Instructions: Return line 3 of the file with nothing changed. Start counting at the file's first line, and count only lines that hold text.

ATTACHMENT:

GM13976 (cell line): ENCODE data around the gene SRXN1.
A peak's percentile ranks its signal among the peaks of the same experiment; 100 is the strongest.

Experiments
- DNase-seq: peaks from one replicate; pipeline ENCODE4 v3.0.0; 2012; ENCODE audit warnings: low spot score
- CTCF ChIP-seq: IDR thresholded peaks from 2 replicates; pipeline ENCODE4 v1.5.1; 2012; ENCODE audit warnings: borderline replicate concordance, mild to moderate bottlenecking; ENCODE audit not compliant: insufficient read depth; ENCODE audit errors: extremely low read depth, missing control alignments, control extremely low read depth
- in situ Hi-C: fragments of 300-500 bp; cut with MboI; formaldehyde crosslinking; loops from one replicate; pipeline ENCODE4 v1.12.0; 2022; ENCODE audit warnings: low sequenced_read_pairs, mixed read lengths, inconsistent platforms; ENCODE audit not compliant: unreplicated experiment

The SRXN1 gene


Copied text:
Experiments